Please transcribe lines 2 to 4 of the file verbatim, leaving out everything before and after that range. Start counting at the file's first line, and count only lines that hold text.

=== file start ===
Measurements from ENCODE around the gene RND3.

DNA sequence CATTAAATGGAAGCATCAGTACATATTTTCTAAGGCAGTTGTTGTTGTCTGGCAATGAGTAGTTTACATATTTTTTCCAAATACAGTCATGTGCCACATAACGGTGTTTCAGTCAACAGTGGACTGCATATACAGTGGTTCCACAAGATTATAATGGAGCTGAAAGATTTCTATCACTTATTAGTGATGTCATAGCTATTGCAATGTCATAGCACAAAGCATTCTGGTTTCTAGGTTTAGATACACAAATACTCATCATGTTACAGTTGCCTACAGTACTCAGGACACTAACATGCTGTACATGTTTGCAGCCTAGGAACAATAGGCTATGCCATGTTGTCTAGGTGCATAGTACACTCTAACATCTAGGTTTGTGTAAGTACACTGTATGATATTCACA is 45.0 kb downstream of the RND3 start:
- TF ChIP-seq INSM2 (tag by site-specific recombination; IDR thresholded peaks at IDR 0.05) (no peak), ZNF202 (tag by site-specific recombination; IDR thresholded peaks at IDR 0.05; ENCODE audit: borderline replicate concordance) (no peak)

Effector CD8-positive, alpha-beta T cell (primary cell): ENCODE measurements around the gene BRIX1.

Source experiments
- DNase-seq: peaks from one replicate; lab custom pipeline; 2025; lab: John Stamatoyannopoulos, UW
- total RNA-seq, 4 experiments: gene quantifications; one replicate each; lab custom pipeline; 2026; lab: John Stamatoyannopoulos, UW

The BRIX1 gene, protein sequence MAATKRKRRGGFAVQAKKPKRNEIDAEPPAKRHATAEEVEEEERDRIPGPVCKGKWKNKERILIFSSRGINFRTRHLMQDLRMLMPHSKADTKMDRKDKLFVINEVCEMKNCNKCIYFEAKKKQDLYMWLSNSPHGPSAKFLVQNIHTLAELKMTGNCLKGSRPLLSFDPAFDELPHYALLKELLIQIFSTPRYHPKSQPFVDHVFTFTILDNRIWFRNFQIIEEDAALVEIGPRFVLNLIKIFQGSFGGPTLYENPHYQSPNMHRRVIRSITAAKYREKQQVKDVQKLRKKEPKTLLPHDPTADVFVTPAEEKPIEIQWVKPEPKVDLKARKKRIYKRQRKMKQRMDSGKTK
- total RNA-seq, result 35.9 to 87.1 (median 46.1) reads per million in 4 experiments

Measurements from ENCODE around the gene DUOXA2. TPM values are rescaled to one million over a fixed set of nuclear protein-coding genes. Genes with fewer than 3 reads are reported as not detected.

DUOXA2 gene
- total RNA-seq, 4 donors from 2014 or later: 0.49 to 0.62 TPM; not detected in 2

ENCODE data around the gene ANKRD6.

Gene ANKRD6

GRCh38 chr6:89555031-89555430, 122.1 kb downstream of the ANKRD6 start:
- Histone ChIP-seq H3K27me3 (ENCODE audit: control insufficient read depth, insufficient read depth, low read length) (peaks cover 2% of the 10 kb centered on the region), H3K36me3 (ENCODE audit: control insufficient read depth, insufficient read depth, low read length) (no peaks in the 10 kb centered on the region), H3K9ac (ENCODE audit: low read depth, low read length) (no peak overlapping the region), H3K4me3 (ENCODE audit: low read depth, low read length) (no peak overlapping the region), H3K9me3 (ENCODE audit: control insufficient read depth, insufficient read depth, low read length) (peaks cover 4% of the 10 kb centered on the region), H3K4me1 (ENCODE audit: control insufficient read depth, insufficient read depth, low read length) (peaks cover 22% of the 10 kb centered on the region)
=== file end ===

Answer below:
DNA sequence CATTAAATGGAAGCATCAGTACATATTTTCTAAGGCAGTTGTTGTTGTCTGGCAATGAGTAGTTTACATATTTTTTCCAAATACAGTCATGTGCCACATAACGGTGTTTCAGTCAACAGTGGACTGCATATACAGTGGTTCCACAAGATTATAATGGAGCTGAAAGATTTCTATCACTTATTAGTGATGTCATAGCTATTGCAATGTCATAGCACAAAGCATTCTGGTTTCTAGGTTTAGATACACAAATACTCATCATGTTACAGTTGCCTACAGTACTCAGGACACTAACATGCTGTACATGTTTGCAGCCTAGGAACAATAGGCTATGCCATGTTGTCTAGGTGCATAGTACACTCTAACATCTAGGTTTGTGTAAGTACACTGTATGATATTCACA is 45.0 kb downstream of the RND3 start:
- TF ChIP-seq INSM2 (tag by site-specific recombination; IDR thresholded peaks at IDR 0.05) (no peak), ZNF202 (tag by site-specific recombination; IDR thresholded peaks at IDR 0.05; ENCODE audit: borderline replicate concordance) (no peak)

Effector CD8-positive, alpha-beta T cell (primary cell): ENCODE measurements around the gene BRIX1.